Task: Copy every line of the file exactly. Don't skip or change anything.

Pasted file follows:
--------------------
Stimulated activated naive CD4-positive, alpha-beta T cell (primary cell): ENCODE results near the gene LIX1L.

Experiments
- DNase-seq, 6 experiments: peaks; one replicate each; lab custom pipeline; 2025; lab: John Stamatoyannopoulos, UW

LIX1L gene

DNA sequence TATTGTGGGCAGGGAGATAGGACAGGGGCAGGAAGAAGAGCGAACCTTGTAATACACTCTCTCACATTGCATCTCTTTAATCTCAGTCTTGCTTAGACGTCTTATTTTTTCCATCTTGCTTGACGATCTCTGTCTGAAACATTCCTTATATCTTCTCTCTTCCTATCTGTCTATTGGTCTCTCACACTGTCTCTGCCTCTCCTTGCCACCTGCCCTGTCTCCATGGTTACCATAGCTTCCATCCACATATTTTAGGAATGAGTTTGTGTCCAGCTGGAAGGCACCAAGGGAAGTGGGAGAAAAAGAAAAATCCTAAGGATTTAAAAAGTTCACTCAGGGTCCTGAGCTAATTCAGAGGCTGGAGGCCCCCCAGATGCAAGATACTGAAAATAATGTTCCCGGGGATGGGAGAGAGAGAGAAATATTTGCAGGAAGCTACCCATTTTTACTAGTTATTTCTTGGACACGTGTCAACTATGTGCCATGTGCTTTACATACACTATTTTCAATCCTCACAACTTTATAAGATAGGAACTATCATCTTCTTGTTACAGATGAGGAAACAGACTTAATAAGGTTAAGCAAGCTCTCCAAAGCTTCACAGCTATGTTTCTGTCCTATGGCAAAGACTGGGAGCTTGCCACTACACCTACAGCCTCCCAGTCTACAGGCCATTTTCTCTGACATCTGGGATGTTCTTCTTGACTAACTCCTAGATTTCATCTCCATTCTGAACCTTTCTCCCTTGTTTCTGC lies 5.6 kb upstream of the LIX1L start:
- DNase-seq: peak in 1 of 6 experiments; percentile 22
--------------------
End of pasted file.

Stimulated activated naive CD4-positive, alpha-beta T cell (primary cell): ENCODE results near the gene LIX1L.

Experiments
- DNase-seq, 6 experiments: peaks; one replicate each; lab custom pipeline; 2025; lab: John Stamatoyannopoulos, UW

LIX1L gene

DNA sequence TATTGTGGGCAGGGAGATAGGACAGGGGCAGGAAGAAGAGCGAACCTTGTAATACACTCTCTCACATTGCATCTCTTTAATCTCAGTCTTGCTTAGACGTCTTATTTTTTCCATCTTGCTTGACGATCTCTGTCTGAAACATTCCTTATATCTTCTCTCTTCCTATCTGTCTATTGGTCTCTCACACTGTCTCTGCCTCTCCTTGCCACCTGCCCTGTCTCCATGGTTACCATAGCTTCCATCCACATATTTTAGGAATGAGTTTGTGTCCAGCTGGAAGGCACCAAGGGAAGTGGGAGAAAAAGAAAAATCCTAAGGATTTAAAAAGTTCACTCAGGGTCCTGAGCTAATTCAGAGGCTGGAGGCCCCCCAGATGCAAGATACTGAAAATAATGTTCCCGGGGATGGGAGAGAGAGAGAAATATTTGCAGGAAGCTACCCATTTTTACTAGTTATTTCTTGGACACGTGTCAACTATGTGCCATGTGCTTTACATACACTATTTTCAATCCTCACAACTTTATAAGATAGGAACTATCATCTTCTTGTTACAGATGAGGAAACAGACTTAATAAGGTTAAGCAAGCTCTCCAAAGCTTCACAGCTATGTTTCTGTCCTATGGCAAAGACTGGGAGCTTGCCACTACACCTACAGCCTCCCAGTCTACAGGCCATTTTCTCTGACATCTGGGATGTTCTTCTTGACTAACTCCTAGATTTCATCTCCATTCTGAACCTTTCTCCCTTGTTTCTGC lies 5.6 kb upstream of the LIX1L start:
- DNase-seq: peak in 1 of 6 experiments; percentile 22